Director's Loan from a Company

5 min read
A man smiles out over the city, having finalised his Directors Loan Agreement from Parachute Law

Key Takeaways
  • A director can borrow money from, or lend money to their company.
  • The director should pay back any money they owe the company within nine months of the year-end.
  • If you owe the company money, the Directors Loan Account (DLA) will be 'Overdrawn' & the tax implications are more complex and potentially heavy.
  • A director who lends the company money must pay income tax on any interest the company pay them on the loan.
  • You should get tax advice from an accountant before taking out a directors loan.

Company directors often need financial fluidity between their personal accounts, and the company's. Lending money to, or borrowing money from your company is quite normal, but must be done correctly to protect you legally, financially, and to ensure both you and your company are tax compliant.

What is a director’s loan?

This is when a director (or a director's close family member) borrows money from the company, which is not a repayment of money they had previously loaned to the company, nor a:
  • Salary;
  • Dividend; or
  • Expense repayment

It is also when a director (or a director's close family member) lends money to a company, usually to meet start up costs, or to ease cash flow through a difficult period. This makes the lender a creditor of the company.

In either case, the book-keeper should record all moneys borrowed from, or lent to a director in a 'Director's Loan Account' (DLA), as well as each repayment.

What happens if the company is liquidated?
If the company goes into liquidation, any outstanding money borrowed by directors will be called upon. Directors will have to repay the loan in full, immediately.

Director's loan from company

Director's loans from a company are usually used to cover one-off expenses and are paid off in the short term. They require a lot of admin, so shouldn't be taken out unless the company has capacity to absorb this extra cost. They also carry significant risk, especially regarding potential tax penalties for the company. Parachute Law Solicitors can recommend you an excellent tax advisor to consult before you make or take the loan.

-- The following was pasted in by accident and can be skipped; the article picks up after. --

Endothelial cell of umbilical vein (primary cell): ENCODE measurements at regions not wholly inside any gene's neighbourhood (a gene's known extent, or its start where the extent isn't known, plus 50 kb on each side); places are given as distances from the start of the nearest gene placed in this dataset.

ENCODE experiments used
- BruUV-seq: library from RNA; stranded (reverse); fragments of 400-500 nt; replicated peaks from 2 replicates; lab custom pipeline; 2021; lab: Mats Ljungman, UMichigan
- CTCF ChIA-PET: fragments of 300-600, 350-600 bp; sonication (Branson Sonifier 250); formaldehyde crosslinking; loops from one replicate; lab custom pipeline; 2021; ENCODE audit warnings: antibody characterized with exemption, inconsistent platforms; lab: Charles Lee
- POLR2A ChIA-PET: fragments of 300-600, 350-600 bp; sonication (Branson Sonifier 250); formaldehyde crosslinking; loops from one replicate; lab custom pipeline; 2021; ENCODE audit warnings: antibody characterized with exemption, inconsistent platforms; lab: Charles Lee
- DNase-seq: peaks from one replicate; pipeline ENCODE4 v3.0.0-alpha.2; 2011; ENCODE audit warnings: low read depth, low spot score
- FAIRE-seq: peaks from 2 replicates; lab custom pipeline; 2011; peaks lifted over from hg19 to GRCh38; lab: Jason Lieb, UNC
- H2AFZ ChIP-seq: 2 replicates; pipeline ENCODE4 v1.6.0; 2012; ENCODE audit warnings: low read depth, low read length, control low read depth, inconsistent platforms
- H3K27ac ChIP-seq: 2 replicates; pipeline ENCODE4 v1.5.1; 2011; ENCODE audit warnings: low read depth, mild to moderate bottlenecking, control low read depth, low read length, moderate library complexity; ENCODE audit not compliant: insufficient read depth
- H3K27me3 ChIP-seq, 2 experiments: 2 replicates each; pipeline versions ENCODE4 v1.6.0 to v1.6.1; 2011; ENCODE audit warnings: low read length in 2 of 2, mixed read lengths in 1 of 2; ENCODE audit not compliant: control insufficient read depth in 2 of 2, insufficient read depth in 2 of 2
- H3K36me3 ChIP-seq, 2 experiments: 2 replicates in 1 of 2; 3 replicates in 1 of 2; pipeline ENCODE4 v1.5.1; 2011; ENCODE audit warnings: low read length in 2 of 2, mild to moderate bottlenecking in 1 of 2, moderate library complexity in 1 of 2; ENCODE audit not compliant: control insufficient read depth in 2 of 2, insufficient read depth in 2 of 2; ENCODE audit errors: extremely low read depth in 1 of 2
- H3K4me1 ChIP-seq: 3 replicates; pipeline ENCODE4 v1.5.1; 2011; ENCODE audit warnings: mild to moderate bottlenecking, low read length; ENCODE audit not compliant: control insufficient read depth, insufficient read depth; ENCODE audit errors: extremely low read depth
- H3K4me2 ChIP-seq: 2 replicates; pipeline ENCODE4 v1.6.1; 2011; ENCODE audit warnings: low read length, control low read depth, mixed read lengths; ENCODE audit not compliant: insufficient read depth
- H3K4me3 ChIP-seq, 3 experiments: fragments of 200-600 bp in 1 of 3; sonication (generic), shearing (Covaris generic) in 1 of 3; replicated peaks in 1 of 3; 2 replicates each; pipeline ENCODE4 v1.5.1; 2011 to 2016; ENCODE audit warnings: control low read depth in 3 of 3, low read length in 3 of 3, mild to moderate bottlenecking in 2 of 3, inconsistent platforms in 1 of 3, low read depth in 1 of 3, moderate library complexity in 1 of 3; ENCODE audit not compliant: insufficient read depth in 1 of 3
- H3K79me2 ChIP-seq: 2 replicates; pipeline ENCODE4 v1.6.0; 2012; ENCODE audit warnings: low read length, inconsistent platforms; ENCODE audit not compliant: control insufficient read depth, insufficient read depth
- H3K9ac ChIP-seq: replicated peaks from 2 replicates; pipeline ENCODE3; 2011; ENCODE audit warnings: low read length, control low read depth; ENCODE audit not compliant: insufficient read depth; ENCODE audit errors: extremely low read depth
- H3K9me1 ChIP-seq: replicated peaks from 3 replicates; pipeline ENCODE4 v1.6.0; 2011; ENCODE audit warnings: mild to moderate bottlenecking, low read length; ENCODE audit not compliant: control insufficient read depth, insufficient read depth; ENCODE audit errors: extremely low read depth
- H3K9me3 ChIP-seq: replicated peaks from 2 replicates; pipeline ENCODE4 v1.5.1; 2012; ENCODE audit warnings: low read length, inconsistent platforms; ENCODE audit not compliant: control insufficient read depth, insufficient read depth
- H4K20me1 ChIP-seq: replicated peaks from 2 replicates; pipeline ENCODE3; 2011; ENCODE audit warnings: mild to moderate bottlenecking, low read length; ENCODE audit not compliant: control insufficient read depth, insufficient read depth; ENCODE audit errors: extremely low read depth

The interest on a directors loan is set by the company. If the interest chosen is below the official rate, then the borrowing director will likely be liable for paying income tax on the difference - as HMRC will treat it as a 'benefit in kind'. The company may also have to deduct NI contributions on the full value of the loan.

When should I repay my Director's Loan?
You should repay the loan in full within nine months and one day of the company’s year-end, or the company will face heavy tax penalties.

If you repay the loan and take out another one within 30 days, HMRC will consider this to be a continuation of the same loan for corporation tax purposes. Even if you wait to take the loan out after 30 days have passed, this may be viewed as tax avoidance.

Tax liability on a Director's loan from company

The company will need to use form CT600A when preparing the tax return, unless the loan is written off or released. If the loan is not repaid within 9 months of the end of your Corporation Tax accounting period, or it is repaid but an alternate loan is taken out instead, then the company may be liable for Corporation Tax at up to 32.5% of the full loan amount. In some cases, it may be possible to reclaim the Corporation Tax, after the original loan is repaid in full, but not the interest.

If the loan is written off or released, or the loan is greater than £10,000, then the company must deduct NI on the full loan amount through payroll. The borrowing director must pay income tax on the loan through a self-assessment tax return.

Director's loan to company

Lending money to the company is much more straightforward. The company will pay interest on the loan, and the lending director will pay income tax on the interest, using a Self Assessment tax return.

Accounting for a Director's loan

A record must be kept of all moneys owed to the company by the director, and vice versa. Any outstanding debt in either direction, must be logged in your company's annual accounts. If the company owes money to the director, the DLA is 'In credit'. If the director owes money to the company, the account is 'Overdrawn'

If the director does not repay the overdrawn account within 9 months, the company may become liable for heavy corporation tax penalties.
Frequently Asked Questions

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